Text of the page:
Climate

Geography

A considerable part of the population of the South Ossetia (at least, 30,000 out of 70,000) fled into North Ossetia–Alania prior or immediately after the start of the war.[12] However, many civilians were killed during the shelling and the following Battle of Tskhinvali (162 civilian deaths were documented by the Russian team of investigators[13] and 365 - by the S.Ossetian authorities[14]). The town was heavily damaged during the battle. The Jewish Quarter — one of the town's unique neighbourhoods was also reported to be destroyed.[15] Andrey Illarionov visited the town in October 2008, and reported that Jewish Quarter indeed was in ruins, though he observed that the ruins were overgrown with shrubs and trees, which indicates that the destruction took place during 1991–1992 South Ossetia War.[16] However, Mark Ames, who was covering the last war for The Nation, stated that Tskhinvali's main residential district, nicknamed Shanghai because of its population density (it’s where most of the city’s high-rise apartment blocks are located), and the old Jewish Quarter, were completely destroyed.[17]

Tskhinvali was shelled by the Georgian government on 8 August 2008 with BM-21 "Grad" mobile artillery rocket systems in an attempt to regain control over the breakaway republic of South Ossetia. After the bombings, the Georgian army invaded the city in an attempt to gain control of the capital. The Russian army responded on the following day by moving its own forces into the city and counterattacking the Georgian army. On 10 August Georgian forces pulled out of Tskhinvali that was captured by the Russian army after intense fighting.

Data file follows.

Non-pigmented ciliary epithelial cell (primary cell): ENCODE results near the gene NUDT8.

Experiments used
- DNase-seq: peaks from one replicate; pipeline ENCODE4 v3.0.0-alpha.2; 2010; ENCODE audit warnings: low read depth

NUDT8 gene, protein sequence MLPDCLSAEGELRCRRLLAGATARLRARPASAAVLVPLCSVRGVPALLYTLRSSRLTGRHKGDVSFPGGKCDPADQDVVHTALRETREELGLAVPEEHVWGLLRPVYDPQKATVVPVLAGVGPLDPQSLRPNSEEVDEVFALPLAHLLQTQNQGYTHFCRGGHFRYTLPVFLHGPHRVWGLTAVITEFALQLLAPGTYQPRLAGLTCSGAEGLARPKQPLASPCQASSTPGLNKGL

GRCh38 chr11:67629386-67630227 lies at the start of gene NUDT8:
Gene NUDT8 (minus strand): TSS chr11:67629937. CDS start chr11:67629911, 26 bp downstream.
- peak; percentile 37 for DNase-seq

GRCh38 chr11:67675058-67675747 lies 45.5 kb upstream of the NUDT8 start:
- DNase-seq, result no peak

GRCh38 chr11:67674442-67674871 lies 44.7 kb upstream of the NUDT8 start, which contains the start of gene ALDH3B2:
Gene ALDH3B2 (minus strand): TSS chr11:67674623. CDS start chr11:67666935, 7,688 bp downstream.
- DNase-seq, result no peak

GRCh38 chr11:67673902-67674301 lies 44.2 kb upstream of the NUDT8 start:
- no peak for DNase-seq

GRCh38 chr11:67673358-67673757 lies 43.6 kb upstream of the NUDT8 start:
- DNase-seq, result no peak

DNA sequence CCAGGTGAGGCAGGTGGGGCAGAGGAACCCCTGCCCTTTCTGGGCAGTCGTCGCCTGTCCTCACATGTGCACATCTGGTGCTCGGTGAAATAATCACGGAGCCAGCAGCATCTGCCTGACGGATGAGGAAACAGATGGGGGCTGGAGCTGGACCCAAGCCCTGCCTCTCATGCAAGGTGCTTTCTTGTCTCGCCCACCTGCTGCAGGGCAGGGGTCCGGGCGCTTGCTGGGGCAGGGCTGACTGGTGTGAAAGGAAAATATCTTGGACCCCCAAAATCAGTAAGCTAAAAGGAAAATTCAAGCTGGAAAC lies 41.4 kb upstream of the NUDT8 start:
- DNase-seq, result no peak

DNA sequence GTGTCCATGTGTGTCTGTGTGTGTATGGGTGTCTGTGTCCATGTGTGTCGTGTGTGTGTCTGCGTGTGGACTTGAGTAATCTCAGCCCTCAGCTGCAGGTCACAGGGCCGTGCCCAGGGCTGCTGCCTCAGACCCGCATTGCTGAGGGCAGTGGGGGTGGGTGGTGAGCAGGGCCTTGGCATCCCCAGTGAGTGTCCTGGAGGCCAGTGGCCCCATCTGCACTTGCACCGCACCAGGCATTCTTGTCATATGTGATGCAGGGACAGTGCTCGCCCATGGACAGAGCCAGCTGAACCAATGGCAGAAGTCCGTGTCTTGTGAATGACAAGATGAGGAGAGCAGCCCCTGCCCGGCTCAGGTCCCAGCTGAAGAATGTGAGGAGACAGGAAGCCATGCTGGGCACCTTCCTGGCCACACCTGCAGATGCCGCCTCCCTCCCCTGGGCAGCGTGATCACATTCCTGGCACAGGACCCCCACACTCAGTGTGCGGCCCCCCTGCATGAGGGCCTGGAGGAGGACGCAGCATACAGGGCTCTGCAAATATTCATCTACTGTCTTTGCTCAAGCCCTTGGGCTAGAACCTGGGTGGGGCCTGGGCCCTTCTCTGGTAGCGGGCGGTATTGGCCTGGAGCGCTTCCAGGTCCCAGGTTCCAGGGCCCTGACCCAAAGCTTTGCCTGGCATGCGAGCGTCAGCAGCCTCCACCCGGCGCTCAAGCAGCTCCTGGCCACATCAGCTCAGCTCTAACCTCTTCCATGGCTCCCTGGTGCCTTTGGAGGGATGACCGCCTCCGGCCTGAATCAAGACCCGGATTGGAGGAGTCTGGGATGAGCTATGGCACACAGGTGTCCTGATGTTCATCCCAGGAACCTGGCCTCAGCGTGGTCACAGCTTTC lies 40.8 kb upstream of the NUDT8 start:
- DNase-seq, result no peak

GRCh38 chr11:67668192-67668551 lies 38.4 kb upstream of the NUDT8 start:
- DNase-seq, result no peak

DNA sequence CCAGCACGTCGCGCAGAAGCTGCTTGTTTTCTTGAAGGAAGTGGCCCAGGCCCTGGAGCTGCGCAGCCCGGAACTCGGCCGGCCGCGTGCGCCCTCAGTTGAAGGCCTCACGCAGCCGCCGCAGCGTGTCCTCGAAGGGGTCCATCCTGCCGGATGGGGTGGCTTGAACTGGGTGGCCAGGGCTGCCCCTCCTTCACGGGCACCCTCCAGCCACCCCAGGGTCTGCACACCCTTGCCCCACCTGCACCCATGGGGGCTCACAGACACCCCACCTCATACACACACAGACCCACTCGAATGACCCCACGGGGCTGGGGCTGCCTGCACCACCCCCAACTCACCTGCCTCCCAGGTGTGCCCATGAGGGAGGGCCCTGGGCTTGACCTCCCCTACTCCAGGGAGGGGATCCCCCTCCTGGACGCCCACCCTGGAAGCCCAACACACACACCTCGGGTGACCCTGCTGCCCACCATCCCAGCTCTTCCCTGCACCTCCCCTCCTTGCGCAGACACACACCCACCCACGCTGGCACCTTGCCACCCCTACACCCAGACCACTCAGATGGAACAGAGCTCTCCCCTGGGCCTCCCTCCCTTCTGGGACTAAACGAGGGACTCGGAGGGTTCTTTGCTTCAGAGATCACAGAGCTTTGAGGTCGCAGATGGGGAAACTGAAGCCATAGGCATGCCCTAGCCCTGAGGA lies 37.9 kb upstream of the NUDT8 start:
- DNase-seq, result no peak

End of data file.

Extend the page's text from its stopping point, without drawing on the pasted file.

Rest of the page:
A building in the city after the Battle of Tskhinvali.[9][10][11] August 18, 2008

2008 South Ossetian War

During the acute phase of the Sochi ceasefire accord left Tskhinvali in the hands of Ossetians.

The town saw Korenizatsiya ("nativization") policy which induced an inflow of the Ossetians from the nearby rural areas into Tskhinvali. It was essentially an industrial centre, with lumber mills and manufacturing plants, and had also several cultural and educational institutions such as a venerated Pedagogical Institute (currently Tskhinvali State University) and a drama theatre. According to the last Soviet census (in 1989), Tskhinvali had a population of 42,934.

[8] Tskhinvali was first chronicled by Georgian sources in 1398 as a village in

A vintage photo of Tskhinval' by D. Rudnev, 1886.

The area around the present-day Tskhinvali was first populated back in the Sarmatian elements.

History

[7] (Staliniri From 1934 to 1961, the city was named

See ცხინვალი for more. [6] which is the historical name of the city.[5][4]",hornbeams), literally meaning "the land of ქრცხილვანი The name of Tskhinvali is derived from the

Name

Contents

  • Name 1
  • History 2
  • 2008 South Ossetian War 3
  • Geography 4
    • Climate 4.1
  • Present 5
  • Transport 6
  • International relations 7
    • Twin towns — Sister cities 7.1
  • Notes 8
  • External links 9
    • Sites 9.1
    • Pictures 9.2
  • References 10

It is located on the Tbilisi.

[3][2][1]